You saw the basic syntax of a function in a previous lesson. Here is a simple example of a function that returns a Boolean value.
The function checks today's day of the week.
- If it is Friday, the function returns
- Otherwise, it returns
For example, the words BEGIN and END are reserved. Often, reserved words are written in upper case for readability. Trying to redefine a reserved word causes a compilation error. Instead, you can embed reserved words as part of a longer identifier.
-- end BOOLEAN; the use of "end" is not allowed; causes compilation error
end_of_game BOOLEAN; -- allowed
In addition to reserved words, there are keywords that have special meaning in PL/SQL. PL/SQL keywords can be used for identifiers, but this is not recommended.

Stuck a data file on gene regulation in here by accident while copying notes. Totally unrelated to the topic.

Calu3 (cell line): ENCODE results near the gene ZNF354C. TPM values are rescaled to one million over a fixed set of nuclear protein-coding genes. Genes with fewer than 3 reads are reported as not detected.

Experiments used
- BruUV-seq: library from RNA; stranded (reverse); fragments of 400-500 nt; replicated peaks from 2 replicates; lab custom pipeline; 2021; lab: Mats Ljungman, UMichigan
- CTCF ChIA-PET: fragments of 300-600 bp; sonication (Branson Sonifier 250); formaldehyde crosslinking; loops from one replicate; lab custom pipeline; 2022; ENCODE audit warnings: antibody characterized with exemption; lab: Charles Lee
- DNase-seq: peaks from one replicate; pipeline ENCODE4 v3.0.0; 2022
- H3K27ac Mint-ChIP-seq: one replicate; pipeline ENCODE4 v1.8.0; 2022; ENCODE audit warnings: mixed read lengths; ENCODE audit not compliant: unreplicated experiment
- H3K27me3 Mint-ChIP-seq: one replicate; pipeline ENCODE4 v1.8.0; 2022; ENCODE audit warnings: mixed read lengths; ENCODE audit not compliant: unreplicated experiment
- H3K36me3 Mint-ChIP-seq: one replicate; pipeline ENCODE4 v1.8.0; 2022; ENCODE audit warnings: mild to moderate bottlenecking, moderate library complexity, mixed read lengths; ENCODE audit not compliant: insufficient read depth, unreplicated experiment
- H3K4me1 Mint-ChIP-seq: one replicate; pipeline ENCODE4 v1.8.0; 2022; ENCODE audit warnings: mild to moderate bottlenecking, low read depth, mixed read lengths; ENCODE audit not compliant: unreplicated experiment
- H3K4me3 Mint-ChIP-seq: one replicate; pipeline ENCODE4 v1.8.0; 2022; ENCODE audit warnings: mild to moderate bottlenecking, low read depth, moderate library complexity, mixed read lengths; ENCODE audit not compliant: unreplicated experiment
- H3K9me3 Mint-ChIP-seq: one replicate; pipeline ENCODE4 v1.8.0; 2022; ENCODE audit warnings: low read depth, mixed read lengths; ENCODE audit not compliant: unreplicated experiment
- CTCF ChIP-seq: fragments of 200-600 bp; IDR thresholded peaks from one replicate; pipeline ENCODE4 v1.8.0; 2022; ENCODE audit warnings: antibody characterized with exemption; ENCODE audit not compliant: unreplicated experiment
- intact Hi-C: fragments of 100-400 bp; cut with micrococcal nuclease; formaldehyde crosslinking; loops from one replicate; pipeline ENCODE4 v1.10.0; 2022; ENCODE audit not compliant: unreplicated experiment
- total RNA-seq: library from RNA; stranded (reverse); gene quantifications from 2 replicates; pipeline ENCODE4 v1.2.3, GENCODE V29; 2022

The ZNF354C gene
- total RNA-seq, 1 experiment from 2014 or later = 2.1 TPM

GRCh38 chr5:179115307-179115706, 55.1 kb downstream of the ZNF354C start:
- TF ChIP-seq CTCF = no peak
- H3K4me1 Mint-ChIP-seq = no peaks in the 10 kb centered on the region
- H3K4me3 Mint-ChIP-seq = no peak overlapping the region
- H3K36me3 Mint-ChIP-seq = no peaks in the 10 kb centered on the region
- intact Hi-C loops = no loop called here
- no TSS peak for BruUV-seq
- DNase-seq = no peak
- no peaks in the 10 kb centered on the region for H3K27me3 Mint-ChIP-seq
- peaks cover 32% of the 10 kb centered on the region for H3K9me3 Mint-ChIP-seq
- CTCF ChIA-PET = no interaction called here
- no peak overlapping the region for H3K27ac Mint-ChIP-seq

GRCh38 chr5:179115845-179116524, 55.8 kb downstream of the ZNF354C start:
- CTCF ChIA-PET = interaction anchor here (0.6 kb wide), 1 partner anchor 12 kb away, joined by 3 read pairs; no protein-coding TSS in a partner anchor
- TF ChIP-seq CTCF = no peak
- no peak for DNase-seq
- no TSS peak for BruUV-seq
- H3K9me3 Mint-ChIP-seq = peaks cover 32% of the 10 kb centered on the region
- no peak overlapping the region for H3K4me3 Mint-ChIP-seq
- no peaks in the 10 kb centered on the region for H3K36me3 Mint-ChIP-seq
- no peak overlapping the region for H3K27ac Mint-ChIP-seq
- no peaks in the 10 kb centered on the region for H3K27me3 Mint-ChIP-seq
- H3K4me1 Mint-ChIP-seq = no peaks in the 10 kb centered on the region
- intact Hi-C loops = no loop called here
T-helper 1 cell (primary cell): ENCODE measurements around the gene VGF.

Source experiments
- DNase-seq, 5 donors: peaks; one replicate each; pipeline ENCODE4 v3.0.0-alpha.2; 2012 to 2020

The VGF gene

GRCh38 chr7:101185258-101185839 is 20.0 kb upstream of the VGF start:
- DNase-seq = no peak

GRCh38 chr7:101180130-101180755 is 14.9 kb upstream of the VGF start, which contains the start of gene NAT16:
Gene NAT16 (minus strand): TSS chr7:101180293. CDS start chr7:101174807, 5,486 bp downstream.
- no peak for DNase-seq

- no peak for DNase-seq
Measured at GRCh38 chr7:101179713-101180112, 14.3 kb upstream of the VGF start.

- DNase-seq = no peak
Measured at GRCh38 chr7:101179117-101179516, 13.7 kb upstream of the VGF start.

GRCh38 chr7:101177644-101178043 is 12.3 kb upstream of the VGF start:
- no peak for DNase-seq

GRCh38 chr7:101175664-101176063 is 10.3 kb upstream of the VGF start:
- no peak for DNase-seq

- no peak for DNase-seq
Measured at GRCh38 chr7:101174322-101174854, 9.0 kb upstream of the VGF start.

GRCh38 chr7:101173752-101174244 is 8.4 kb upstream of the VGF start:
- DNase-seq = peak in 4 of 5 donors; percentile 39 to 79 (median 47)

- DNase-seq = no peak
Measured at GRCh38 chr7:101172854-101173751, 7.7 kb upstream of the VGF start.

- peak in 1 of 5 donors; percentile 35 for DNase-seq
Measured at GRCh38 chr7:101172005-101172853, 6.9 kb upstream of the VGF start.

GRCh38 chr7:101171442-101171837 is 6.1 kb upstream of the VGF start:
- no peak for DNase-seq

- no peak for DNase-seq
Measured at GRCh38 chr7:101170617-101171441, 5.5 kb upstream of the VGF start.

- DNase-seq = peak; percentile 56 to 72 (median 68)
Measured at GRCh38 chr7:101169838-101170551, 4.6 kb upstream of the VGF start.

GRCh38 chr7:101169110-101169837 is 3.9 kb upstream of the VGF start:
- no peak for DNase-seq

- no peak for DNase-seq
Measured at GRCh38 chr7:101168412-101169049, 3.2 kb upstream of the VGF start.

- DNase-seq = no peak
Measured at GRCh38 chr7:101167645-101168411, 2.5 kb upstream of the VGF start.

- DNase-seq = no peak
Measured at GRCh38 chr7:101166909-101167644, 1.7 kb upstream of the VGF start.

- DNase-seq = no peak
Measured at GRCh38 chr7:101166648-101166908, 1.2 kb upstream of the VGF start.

Predefined PL/SQL datatypes are grouped into composite, LOB, reference, and scalar type categories.
- A composite type has internal components that can be manipulated individually, such as the elements of an array, record, or table.
- A LOB type holds values, called lob locators, that specify the location of large objects, such as text blocks or graphic images, that are stored separately from other database data. LOB types include BFILE, BLOB, CLOB, and NCLOB.
- A reference type holds values, called pointers, that designate other program items. These types include REF CURSORS and REFs to object types.
- A scalar type has no internal components. It holds a single value, such as a number or character string. The scalar types fall into four families, which store number, character, Boolean, and date/time data. The scalar families with their datatypes are:
- A PL/SQL Number Types: BINARY_DOUBLE, BINARY_FLOAT, BINARY_INTEGER, DEC, DECIMAL, DOUBLE PRECISION, FLOAT, INT, INTEGER, NATURAL, NATURALN, NUMBER, NUMERIC, PLS_INTEGER, POSITIVE, POSITIVEN, REAL, SIGNTYPE, SMALLINT
Returning Functions Syntax Quiz
The next lesson wraps up this module and tells you what to expect in the upcoming module.